I possed the following questions to Marc Gregoire, Commissioner of the Canadian Coast Guard, on Tuesday, Dec. 10th, when he appeared before the House of Commons Standing Committee on Fisheries and Oceans.
Mr. Ryan Cleary (St. John's South—Mount Pearl, NDP): Thank you, Mr. Chair.
Thank you to the officials for appearing before the committee.
My first question is for Mr. Grégoire.
One of your answers to one of the questions from across the way was about the number of spills in the run of a year that you deal with.
I believe you used the estimate between 1,200 and 1,400.
I want to talk to you about a specific spill, one off the northeast coast of Newfoundland, off Change Islands back in 1985, 28 years ago. It's been mentioned a number of times in the House of Commons. It was a ship called, the Manolis L.
Are you familiar with the ship?
Mr. Marc Grégoire: Yes.
Mr. Ryan Cleary: There have been a number of attempts since July when that oil leak was discovered to stop the leak including repairs to the hull, neoprene gaskets to the hull, and this sort of thing. There were reports as late as last week that the oil is still leaking, oil-covered birds have been found, and that sort of thing.
Can you elaborate on what's being done and what can be done to stop the fuel from leaking? There's 500 tonnes of oil aboard that vessel so it's a fair amount.
Mr. Marc Grégoire: First of all, we're taking this situation extremely seriously. When we were apprised of the first leak we took action. We hired experts and they recommended to stop the leak the process we have used was the best course of action. It's a cofferdam basically—
Mr. Ryan Cleary: I'm sorry to interrupt.
I'm familiar with what's been done in an attempt to stop the leak. I'm familiar with that so you don't need to go through it. I've got limited time.
What are you going to do now since what's been tried hasn't worked?
Mr. Marc Grégoire: We're not there yet.
To conclude, it hasn't worked. We were there last week and we haven't observed any leak. We have the birds so we sent the birds to the laboratory to find out if the oil from the birds is actually the oil from the Manolis L.. We do have oil samples from the Manolis. We will see after the laboratory has investigated the birds if it's the same oil. It's premature to conclude yet that it is the same thing. We are organizing to send an ROV down to examine the ship to see visually if there is still an oil leak. It's a matter of finding an ROV and a ship to do it. We're organizing that in the short term, in the near future. That is the action we are taking. We don't want any leaks and we're taking whatever action is needed to prevent leaks.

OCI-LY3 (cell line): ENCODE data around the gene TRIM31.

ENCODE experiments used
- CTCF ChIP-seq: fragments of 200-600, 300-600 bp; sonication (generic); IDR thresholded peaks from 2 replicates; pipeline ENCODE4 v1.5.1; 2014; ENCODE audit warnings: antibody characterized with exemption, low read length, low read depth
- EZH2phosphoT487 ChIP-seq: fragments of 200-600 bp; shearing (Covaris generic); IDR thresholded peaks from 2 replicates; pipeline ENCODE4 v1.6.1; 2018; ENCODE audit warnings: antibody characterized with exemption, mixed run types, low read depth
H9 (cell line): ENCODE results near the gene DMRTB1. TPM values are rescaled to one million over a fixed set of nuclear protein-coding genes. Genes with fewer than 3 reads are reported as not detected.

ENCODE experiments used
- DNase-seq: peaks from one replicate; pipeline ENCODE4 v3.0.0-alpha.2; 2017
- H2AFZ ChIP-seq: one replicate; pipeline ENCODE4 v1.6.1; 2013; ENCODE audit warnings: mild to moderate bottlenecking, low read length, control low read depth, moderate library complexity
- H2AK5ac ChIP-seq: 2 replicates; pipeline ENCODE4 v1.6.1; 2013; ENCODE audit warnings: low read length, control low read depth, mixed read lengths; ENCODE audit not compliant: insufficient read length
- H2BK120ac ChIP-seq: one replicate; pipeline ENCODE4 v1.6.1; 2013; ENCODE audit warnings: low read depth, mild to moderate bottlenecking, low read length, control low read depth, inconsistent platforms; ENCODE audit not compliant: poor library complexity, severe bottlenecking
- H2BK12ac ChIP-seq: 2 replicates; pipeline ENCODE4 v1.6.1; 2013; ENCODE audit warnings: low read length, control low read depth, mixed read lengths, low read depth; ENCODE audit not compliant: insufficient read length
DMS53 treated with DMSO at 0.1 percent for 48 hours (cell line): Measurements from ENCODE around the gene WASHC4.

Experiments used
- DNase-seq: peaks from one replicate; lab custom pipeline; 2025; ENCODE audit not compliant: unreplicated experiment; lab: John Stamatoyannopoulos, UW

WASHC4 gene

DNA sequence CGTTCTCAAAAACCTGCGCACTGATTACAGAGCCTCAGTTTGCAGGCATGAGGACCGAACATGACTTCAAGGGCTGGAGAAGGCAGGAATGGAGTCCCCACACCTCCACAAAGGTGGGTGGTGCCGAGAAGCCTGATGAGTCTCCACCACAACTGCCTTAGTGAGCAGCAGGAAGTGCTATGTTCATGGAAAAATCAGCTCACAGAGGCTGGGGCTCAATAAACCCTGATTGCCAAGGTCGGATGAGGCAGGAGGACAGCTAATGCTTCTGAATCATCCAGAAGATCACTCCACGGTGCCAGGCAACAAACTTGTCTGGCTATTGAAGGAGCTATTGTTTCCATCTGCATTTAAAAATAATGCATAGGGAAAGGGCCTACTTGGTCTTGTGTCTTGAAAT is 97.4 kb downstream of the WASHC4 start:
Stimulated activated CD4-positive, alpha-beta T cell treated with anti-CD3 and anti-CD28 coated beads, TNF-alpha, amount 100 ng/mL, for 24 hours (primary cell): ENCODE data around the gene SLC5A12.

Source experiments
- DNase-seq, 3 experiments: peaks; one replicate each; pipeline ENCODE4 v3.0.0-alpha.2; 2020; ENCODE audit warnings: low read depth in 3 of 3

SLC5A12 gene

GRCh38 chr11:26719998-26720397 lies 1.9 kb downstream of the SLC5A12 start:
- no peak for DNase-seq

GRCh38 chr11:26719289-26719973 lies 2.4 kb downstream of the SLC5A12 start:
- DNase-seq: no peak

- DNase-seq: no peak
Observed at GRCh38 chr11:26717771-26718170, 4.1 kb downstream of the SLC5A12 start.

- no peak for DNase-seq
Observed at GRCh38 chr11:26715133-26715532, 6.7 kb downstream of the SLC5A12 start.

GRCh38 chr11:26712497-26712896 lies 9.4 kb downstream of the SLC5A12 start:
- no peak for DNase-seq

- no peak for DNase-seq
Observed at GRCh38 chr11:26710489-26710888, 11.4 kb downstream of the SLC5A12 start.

Mr. Ryan Cleary: Thank you very much for that.
My next question is for Ms. Bouffard.
Ms. Bouffard, you appeared before this committee last week and I asked questions about CIDA. I asked about the compensation package from the federal government of Canada, $280 million to Newfoundland and Labrador, for compensation for the elimination of minimum processing requirements. At the time when I asked the question the response I got back was that the federal department of Fisheries and Oceans didn't have anything to do with that compensation package. It was the department of International Trade that arranged that.
I have a question that follows that question from the last meeting. Are there plans to have any meetings with the department that allocated the funds to see how they can be best allocated for the Newfoundland and Labrador fishery to poise the fishery to take advantage of opportunities in Europe?
Ms. Nadia Bouffard (Acting Senior Assistant Deputy Minister, Strategic Policy, Department of Fisheries and Oceans): Not to my knowledge. We're not involved in that arrangement.
Mr. David Bevan: As I pointed out, just to add to that, our responsibility is the management of the fisheries and we really don't want to lose our focus on what our responsibilities are. We want to work in partnership through CCFAM and ACFAM, the governmental arrangements. We want to work in cooperation with the provinces but we want to stick to our knitting which is the management of the fisheries. We're going to leave to other government departments the issue of that fund and how to handle it.
Mr. Ryan Cleary: So DFO is not going to have any input whatsoever on this money that's been set aside for the Newfoundland and Labrador fisheries?
Mr. David Bevan: We have no plans to get engaged in that at all at this point.
The Chair: Thank you.